Lies and the Lying Liars Who Tell Them

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Lies and the Lying Liars Who Tell Them
Lies and the lying liars.jpg
Author Al Franken
Language English
Subject American politics/Conservatism
Genre Political satire
Publisher Dutton Penguin
Publication date
2003
Media type Hardcover/paperback
Preceded by Rush Limbaugh is a Big Fat Idiot and Other Observations
Followed by The Truth (With Jokes)

Lies and the Lying Liars Who Tell Them is a satirical book on American politics by comedian, political commentator and now Democratic United States Senator from Minnesota Al Franken, published in 2003 by Dutton Penguin. Franken had a study group of 14 Harvard graduate students known as "TeamFranken" to help him with the research.[1] The book's subtitle, "A Fair and Balanced Look at the Right," is a parody of Fox News' tagline "Fair and Balanced." Fox sued Franken over the use of the phrase in a short-lived lawsuit, which has been credited with increasing the sales of the book.

Lies is one of several books published in 2003 written by American liberals challenging the viewpoints of conservatives such as Bernard Goldberg, Bill O'Reilly, Sean Hannity and Ann Coulter. These books by Franken and fellow authors such as Joe Conason, Michael Moore and Jim Hightower were described by columnist Molly Ivins as the "great liberal backlash of 2003."[2]

Summary[edit]

Lies and the Lying Liars Who Tell Them largely targets prominent Republicans and conservatives, highlighting what Franken asserts are documentable lies in their claims. A significant portion of the book is devoted to comparisons between President George W. Bush and former president Bill Clinton regarding their economic, environmental, and military policies. Franken also criticizes several pundits, especially those he believes to be the most dishonest, including O'Reilly, Hannity, and Coulter.

Publicity[edit]

Fox News sought damages from Franken, claiming in its lawsuit that the book's subtitle violated its trademark of the slogan "Fair and Balanced". The lawsuit was dismissed, and the attempt backfired on Fox News in that it provided Franken with free publicity just as the book was launched. "The book was originally scheduled to be released Sept. 22 but will be made available Aug. 21," according to its publisher. "We sped up the release because of tremendous demand for the book, generated by recent events."

In the lawsuit, Fox described Franken as "intoxicated or deranged" as well as "shrill and unstable." In response, Franken joked that he had trademarked the word "funny", and that Fox had infringed his intellectual property rights by characterizing him as "unfunny." The publicity resulting from the lawsuit propelled Franken's yet-to-be-released book to #1 on Amazon.com.[3]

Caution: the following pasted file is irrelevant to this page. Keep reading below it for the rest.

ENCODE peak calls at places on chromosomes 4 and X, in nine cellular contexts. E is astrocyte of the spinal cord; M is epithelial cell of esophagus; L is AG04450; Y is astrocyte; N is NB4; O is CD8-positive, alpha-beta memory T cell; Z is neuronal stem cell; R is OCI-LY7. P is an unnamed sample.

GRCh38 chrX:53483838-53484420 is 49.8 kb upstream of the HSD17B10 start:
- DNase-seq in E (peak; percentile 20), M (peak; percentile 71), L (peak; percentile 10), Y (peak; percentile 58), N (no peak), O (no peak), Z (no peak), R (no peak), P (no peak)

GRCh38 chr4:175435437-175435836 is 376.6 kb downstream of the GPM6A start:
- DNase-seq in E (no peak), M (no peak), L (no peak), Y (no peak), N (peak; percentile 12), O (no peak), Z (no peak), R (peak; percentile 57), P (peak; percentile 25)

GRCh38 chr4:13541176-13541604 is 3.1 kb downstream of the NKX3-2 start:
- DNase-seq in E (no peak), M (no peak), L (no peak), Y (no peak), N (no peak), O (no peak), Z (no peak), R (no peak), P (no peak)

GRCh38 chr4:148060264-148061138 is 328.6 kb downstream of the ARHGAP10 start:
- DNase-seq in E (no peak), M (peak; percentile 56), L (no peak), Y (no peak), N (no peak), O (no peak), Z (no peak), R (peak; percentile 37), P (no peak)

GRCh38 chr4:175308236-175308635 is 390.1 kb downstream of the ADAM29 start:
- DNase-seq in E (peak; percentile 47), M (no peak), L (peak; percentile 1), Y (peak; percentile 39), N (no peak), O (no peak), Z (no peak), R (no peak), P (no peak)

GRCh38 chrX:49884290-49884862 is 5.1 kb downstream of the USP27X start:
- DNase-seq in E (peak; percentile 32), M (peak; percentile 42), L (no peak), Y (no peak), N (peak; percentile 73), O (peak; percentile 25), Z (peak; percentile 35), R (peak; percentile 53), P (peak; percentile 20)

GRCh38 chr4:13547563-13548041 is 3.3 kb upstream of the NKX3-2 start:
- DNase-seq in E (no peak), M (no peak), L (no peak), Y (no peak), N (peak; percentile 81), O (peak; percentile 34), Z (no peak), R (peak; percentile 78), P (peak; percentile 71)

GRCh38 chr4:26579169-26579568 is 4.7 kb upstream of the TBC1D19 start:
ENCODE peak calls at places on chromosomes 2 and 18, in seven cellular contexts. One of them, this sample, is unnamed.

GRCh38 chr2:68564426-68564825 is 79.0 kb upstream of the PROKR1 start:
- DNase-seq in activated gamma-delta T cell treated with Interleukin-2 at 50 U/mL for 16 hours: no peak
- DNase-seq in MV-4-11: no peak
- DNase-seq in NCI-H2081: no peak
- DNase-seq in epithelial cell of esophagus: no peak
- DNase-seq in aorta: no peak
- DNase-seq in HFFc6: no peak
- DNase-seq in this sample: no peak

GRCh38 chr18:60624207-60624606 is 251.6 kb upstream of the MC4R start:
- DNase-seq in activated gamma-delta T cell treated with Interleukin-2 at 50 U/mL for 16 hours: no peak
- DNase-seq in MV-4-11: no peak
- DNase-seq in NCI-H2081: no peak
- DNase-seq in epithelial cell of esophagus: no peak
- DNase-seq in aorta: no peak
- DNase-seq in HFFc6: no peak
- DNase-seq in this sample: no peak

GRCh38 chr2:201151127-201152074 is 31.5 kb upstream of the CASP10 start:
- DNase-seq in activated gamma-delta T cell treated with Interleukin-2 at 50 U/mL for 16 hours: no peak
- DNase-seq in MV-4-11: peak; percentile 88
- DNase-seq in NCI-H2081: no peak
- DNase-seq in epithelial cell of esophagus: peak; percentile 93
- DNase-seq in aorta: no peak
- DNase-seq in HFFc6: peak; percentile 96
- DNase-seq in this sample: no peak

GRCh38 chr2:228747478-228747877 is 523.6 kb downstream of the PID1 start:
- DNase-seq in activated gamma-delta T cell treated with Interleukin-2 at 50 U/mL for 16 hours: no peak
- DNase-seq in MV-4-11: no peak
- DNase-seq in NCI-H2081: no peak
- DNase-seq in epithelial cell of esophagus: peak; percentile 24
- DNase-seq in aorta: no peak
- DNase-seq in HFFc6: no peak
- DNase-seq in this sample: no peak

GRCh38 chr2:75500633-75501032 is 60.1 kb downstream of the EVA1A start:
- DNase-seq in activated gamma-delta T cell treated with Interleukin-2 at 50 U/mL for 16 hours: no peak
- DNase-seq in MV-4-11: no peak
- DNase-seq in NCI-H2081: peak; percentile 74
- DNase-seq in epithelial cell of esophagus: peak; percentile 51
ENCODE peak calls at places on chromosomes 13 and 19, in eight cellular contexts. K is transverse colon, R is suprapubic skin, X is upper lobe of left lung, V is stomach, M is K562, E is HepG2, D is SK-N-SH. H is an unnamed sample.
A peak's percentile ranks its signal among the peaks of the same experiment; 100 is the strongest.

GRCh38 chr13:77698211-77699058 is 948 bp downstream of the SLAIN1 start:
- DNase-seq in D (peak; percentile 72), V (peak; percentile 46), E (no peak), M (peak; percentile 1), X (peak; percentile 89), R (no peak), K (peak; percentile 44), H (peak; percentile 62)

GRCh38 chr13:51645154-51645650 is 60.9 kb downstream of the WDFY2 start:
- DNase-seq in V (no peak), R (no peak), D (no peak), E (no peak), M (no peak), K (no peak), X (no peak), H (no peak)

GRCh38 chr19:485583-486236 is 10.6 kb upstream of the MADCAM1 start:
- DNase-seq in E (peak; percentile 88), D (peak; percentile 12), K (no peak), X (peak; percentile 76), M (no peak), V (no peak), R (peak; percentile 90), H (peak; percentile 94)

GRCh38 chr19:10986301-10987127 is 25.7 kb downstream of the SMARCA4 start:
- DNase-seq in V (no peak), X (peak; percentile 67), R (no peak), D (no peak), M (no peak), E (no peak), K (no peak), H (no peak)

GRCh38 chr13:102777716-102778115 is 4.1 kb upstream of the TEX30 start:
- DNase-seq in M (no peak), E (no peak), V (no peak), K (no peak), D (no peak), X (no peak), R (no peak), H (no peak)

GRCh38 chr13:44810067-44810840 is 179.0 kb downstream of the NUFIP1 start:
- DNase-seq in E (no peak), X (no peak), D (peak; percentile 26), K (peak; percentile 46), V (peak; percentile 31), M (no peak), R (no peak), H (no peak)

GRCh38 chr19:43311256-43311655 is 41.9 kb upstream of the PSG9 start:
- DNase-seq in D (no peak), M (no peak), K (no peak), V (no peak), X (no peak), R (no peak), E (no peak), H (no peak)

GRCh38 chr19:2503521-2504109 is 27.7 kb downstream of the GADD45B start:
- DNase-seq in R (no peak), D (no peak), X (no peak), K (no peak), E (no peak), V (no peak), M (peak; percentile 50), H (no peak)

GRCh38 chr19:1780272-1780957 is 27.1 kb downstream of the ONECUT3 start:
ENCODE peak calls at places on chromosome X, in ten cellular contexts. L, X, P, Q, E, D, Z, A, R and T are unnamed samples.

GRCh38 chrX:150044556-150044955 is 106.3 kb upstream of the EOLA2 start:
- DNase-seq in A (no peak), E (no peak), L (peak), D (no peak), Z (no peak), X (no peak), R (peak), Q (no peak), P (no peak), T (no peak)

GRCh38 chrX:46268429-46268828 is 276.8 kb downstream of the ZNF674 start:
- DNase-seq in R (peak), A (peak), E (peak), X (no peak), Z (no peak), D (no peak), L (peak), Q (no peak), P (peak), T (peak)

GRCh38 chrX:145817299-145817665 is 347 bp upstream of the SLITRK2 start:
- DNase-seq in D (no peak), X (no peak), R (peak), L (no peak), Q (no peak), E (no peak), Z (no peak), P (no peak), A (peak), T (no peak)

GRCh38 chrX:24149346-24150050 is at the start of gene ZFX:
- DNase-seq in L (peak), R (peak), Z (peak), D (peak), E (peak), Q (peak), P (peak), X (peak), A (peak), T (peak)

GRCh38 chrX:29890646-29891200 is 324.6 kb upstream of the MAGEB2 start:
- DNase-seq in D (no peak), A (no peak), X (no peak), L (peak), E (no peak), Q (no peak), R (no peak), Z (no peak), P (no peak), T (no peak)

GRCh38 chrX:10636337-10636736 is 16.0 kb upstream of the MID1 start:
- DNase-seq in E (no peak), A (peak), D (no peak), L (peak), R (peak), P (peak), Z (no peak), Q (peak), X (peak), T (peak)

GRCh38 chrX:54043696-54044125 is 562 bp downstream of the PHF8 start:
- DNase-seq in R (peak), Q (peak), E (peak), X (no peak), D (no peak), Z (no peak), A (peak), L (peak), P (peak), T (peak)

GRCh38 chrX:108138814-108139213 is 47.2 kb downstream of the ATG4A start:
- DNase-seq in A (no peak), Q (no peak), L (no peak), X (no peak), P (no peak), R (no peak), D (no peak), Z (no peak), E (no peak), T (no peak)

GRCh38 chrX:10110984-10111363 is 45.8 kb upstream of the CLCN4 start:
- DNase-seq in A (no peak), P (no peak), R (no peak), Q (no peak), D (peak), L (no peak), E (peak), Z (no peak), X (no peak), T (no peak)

On August 22, 2003, U.S. District Judge Denny Chin denied Fox's request for an injunction to block the publication of Franken's book, characterizing the network's claim as "wholly without merit, both factually and legally." During the judge's questioning, spectators in the court's gallery frequently laughed at Fox's case.[4] Franken later joked, "Usually when you say someone was literally laughed out of court, you mean they were figuratively laughed out of court, but Fox was literally laughed out of court."[5] Three days later, Fox filed to dismiss its lawsuit.

Franken describes the legal battle in a paperback-only chapter of Lies entitled "I Win".

Book critiques[edit]

Difficulty posed by use of satire and nonfiction[edit]

In a largely favorable review of Franken's book in the Washington newspaper The Hill, reviewer Mary Lynn F. Jones wrote: "Franken's tendency to mix fact with fiction [also] left me wondering sometimes what was true and what wasn't."[6] As an example, she cited a passage in Franken's book in which he wrote that former Bush foreign policy advisor Richard Armitage "bolted" from a Senate hearing and "[knocked] over veteran reporter Helen Thomas, breaking her hip and jaw".[7] The paperback version has a footnote saying, "The Helen Thomas thing is a joke."[8]

Recognition[edit]

The audiobook version was awarded the 2004 Grammy Award for Best Spoken Word Album.[9]

Editions[edit]

See also[edit]

References[edit]

  1. ^ Chapter and verse on the need for regime change by Mark Hertsgaard for the LA Times [1]
  2. ^ Krugman, Paul (2007-02-02). "Missing Molly Ivins". New York Times. Retrieved 2008-03-02. 
  3. ^ http://www.bookreporter.com/reviews/0452285216.asp
  4. ^ Saulny, Susan (2003-08-23). "In Courtroom, Laughter at Fox and a Victory for Al Franken". New York Times. Retrieved 2007-03-15. [dead link]
  5. ^ Corman, Mary (2003-08-23). "Franken Speaks Frankly". interview. Stanford Progressive. Archived from the original on 2007-01-09. Retrieved 2007-03-15. 
  6. ^ Jones, Mary Lynn F. (2003-09-09). "Franken's humor overpowered by cynical Look at the Right". The Hill. Archived from the original on 2007-01-07. Retrieved 2007-03-17. 
  7. ^ Franken, page 218
  8. ^ Franken, page 227 of the paperback
  9. ^ http://archive.constantcontact.com/fs084/1102478472127/archive/1111231035954.html